Interesting to see bigger routers now coming in cheaply. Formerly it was mostly the less powerful ones.
I take Dominik's points, although most are fixable and if your budget is tight, it's affordable and the cost of fixing it if necessary can still be worth it. It's obviously not for someone earning their living from it, but if you use one once a week and even then not continuously and need a bit of power, I'd say it was worth a go.
Over the years I've had a lot of s/h or cheap machinery that for the sake of a couple of hours work has become worthwhile kit.
A good example were the cheap metal cutting horizontal bandsaws that appeared from China 20yrs ago. Parts of them, like the bearings, vice and stand were poor, but hobby mags soon ran articles on how to upgrade them and an afternoon's work turned them into something very useful, at a time when anything comparable was three and four times the price and most of us wouldn't have dreamed of buying.
Cheap power tools have transformed home workshops. 50 years ago a lathe like a Myford was a couple of month's wages and magazines of the time were full of articles showing you how to make it do the job of a lathe, milling machine, drill press and press tool, in the same way that not so long ago, you could get all sorts of accessories to make your power drill do everything. It was obviously very inconvenient, particularly if some jobs needed switching back and forth between adapters.
Nowadays, we all have a string of dedicated tools at prices, which when compared to wages, are way cheaper than 50 years ago and enable us to achieve things undreamed of then.
I'd be interested to see whether stuff is still as cheap in five years. Much of the availability has been from cheap economies. I bought an East German lathe, when East Germany was desperate for hard currency. The engineering was good. The switch was crap but hey, what does a switch cost?
These days it's Chinese stuff, but as the Chinese standard of living improves, costs will rise and their home market will absorb more. We are running out of cheap countries to get stuff from. I can remember cheap stuff from Hong Kong, then it was cheap stuff from Japan, then the Japanese got into R+D and started doing good stuff, so Korea was next. My car is Korean, I've a Hyundai Santa Fe and it's better than any British car I ever owned. The Koreans have moved on. Now it's China.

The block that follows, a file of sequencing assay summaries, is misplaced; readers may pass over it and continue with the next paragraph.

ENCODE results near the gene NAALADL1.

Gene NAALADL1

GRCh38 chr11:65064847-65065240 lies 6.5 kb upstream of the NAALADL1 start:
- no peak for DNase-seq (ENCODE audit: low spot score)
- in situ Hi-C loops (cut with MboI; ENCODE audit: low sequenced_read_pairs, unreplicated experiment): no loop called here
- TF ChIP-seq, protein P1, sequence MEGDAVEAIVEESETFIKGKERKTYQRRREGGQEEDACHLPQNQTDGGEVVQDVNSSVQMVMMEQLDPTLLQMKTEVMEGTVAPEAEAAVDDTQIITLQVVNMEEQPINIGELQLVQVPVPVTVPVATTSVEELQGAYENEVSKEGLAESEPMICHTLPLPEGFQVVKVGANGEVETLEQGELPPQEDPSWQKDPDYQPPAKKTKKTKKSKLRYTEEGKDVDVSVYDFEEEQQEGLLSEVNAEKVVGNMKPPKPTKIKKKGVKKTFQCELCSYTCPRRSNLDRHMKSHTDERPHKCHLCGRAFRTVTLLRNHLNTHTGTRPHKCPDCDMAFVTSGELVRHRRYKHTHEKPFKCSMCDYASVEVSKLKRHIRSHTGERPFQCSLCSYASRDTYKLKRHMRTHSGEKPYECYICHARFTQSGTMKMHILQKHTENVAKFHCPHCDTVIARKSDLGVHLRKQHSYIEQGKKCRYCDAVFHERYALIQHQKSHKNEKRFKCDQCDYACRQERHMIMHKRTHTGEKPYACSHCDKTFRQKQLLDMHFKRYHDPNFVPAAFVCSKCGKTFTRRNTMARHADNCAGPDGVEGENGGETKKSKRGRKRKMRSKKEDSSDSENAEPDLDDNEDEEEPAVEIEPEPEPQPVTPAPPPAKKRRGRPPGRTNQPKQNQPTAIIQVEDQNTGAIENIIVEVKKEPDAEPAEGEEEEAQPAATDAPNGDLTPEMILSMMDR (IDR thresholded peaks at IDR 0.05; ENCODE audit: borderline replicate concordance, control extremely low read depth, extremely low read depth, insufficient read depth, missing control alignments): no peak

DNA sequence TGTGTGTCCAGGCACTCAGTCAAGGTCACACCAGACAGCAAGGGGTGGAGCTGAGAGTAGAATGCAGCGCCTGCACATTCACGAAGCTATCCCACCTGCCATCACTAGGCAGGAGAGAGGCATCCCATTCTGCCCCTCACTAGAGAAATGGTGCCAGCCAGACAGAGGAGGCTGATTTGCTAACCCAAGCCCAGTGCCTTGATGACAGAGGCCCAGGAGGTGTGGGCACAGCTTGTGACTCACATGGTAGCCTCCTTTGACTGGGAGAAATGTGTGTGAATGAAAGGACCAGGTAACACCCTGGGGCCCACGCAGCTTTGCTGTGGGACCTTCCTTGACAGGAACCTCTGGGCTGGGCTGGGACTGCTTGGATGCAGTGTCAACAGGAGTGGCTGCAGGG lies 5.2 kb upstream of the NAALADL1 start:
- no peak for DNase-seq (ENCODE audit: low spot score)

Just because something is dear or cheap doesn't matter the way it did 50 years ago. Cheap tools truly were rubbish in the old days. Unfortunately a lot of dear stuff now costs very little differently to manufacture from the cheap stuff and the difference is QC and marketing. Expensive tools probably get individually checked by the QC guys. Cheap ones get every hundredth one checked. The odd dud might slip through.
There is a market for dear tools. A lot of people don't feel happy unless their tool cost a lot. The marketing boys know this and a lot of top end stuff is no better, just dearer, to meet expectations.
Ownership of so called quality brands can change. New owners look to squeeze extra profit out of them to cover their purchase costs. The prices don't come down but once the bean counters have run their slide rule over it, castings get thinner. metal becomes plastic, etc., Some of it is not obvious because technological developments offer improvements at lower cost, but things like service levels and investment in spares availability go. Just because a brand is good today, doesn't mean it will be good tomorrow.
Personally, I've invested in a mixture of tools, even if I can't really justify them yet, because I've a feeling that in the not too distant future, they will be unaffordable again.